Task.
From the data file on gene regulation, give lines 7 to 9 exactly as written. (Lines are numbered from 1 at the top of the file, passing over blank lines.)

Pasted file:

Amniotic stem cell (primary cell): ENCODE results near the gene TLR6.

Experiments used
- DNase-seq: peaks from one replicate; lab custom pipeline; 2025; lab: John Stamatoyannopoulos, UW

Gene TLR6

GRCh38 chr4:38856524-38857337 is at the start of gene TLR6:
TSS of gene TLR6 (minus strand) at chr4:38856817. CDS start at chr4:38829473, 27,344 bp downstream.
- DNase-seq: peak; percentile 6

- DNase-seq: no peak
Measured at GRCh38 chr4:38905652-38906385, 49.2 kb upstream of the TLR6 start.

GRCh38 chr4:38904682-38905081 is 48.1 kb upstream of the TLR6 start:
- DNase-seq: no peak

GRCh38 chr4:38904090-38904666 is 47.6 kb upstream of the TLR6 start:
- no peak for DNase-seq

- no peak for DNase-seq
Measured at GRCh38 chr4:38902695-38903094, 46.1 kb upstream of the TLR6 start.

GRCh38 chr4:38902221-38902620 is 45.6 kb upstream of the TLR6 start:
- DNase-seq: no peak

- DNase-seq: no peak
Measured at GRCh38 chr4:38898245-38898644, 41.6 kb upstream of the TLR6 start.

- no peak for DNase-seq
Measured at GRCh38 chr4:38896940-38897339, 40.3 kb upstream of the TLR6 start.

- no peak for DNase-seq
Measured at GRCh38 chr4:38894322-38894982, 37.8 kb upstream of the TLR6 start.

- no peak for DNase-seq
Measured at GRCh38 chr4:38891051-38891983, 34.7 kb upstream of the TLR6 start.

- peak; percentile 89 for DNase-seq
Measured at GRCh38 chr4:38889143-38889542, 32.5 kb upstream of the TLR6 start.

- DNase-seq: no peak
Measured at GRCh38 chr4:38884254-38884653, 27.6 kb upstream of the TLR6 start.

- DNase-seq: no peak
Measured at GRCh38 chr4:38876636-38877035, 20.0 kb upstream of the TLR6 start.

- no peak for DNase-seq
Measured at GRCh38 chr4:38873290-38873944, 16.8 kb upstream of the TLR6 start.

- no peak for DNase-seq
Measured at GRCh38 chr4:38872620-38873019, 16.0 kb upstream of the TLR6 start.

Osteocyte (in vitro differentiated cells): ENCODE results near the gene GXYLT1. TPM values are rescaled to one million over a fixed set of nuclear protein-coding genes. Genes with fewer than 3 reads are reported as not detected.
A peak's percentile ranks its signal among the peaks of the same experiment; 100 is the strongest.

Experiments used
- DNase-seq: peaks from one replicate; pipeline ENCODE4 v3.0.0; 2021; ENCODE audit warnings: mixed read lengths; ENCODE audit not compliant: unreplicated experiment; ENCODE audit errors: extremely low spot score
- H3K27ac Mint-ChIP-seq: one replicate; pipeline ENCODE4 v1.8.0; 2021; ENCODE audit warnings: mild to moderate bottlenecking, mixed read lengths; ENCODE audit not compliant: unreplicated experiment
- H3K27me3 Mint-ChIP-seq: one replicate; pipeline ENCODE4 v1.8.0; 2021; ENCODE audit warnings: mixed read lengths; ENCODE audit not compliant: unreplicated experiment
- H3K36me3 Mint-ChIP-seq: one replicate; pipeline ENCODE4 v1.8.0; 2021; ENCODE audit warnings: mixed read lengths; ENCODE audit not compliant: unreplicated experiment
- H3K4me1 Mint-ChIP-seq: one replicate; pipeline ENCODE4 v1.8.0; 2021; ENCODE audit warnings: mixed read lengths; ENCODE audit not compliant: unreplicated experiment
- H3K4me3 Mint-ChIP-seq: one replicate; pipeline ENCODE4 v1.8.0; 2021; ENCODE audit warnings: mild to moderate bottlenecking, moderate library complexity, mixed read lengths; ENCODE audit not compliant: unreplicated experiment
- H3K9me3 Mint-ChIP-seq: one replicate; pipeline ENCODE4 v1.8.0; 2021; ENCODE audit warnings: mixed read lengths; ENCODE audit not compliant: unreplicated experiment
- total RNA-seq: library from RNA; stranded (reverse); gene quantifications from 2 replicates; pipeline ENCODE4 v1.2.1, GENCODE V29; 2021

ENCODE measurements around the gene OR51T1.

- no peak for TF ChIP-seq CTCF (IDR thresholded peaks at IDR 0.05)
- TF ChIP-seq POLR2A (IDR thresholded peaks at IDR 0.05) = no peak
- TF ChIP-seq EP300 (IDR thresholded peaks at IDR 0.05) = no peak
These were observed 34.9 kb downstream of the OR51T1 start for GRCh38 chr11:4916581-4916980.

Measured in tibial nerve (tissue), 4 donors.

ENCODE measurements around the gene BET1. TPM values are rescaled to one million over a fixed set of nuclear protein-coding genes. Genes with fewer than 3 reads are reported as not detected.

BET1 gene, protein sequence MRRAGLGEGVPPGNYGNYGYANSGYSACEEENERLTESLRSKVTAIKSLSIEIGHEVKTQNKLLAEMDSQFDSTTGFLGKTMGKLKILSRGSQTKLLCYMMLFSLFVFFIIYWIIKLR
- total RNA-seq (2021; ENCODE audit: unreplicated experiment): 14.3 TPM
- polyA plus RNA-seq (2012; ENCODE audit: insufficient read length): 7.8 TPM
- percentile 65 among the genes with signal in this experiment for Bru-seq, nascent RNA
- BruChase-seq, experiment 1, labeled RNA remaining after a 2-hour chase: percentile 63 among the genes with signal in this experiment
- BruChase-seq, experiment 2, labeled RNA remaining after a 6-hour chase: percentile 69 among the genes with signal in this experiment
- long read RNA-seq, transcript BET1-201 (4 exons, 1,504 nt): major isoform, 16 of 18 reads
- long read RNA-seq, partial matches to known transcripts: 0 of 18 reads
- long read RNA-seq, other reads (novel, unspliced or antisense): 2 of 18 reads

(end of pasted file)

- DNase-seq: peak; percentile 6

- DNase-seq: no peak
Measured at GRCh38 chr4:38905652-38906385, 49.2 kb upstream of the TLR6 start.